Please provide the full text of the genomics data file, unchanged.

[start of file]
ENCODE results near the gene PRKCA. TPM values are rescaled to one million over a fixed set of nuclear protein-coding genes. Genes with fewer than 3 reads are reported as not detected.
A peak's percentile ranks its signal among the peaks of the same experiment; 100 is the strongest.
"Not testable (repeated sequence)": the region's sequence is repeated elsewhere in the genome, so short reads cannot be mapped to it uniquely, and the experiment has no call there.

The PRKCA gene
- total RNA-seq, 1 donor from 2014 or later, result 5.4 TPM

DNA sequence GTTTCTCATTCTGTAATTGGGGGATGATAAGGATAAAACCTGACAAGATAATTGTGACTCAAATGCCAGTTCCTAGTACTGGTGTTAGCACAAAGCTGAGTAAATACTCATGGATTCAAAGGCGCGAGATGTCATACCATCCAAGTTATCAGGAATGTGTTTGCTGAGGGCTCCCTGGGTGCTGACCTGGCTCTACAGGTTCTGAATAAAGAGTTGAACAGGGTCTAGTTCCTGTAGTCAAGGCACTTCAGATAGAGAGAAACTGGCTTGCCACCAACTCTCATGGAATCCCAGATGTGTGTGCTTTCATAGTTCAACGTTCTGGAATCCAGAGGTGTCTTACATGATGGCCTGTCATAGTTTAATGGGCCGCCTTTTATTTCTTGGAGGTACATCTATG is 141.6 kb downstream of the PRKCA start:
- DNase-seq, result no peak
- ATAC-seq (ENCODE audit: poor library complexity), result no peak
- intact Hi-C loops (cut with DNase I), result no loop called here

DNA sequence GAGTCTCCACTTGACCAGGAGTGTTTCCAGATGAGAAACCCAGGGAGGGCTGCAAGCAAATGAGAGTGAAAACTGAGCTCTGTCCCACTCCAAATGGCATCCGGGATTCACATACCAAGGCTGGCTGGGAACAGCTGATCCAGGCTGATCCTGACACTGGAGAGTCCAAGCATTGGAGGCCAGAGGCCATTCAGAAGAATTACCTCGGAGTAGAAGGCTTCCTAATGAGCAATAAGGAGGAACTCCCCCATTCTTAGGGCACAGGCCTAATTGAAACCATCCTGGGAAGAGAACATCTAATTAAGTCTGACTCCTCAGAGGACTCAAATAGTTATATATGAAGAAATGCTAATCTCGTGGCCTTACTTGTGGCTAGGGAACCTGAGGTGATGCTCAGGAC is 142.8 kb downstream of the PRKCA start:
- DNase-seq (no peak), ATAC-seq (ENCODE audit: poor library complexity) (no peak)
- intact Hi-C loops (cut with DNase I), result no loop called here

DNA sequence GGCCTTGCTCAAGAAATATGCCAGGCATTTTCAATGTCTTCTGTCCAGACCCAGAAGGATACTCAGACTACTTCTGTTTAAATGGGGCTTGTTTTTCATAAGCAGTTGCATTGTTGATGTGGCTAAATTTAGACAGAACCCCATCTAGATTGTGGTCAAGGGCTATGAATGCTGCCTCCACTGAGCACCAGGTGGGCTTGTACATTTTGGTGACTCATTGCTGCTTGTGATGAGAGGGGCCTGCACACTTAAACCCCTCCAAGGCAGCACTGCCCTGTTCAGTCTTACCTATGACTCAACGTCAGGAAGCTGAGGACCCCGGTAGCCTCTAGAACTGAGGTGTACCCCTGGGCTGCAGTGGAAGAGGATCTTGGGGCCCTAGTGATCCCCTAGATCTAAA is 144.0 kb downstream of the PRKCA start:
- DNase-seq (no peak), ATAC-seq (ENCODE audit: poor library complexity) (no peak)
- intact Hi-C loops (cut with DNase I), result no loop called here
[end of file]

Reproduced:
ENCODE results near the gene PRKCA. TPM values are rescaled to one million over a fixed set of nuclear protein-coding genes. Genes with fewer than 3 reads are reported as not detected.
A peak's percentile ranks its signal among the peaks of the same experiment; 100 is the strongest.
"Not testable (repeated sequence)": the region's sequence is repeated elsewhere in the genome, so short reads cannot be mapped to it uniquely, and the experiment has no call there.

The PRKCA gene
- total RNA-seq, 1 donor from 2014 or later, result 5.4 TPM

DNA sequence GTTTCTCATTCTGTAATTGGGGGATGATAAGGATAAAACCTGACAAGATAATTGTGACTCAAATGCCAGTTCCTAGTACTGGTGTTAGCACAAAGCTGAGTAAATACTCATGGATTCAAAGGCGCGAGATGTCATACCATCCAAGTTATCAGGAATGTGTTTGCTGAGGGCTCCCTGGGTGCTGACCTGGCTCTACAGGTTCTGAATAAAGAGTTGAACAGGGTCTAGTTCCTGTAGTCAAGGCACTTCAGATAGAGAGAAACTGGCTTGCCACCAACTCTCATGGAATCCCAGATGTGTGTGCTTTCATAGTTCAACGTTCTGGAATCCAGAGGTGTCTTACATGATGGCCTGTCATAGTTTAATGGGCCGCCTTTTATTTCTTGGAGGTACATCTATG is 141.6 kb downstream of the PRKCA start:
- DNase-seq, result no peak
- ATAC-seq (ENCODE audit: poor library complexity), result no peak
- intact Hi-C loops (cut with DNase I), result no loop called here

DNA sequence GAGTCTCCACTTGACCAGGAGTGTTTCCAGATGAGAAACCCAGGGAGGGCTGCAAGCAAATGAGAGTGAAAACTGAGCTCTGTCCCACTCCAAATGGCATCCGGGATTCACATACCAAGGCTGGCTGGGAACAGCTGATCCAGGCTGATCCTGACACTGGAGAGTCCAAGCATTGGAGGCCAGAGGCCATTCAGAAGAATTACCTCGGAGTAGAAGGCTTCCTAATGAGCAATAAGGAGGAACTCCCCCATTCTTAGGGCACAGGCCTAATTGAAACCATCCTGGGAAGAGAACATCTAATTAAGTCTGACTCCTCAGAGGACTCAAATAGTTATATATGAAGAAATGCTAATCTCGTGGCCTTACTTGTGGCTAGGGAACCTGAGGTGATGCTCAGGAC is 142.8 kb downstream of the PRKCA start:
- DNase-seq (no peak), ATAC-seq (ENCODE audit: poor library complexity) (no peak)
- intact Hi-C loops (cut with DNase I), result no loop called here

DNA sequence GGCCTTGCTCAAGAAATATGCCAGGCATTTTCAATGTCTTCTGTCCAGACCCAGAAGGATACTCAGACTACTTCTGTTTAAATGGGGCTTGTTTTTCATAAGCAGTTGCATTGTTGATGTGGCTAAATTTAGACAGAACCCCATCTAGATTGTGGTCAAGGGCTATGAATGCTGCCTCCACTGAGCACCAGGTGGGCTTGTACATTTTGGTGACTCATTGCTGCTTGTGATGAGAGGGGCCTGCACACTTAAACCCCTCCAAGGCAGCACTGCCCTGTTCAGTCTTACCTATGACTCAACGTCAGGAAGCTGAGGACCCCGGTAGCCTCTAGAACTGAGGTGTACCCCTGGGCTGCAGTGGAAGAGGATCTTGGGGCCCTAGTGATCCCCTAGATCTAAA is 144.0 kb downstream of the PRKCA start:
- DNase-seq (no peak), ATAC-seq (ENCODE audit: poor library complexity) (no peak)
- intact Hi-C loops (cut with DNase I), result no loop called here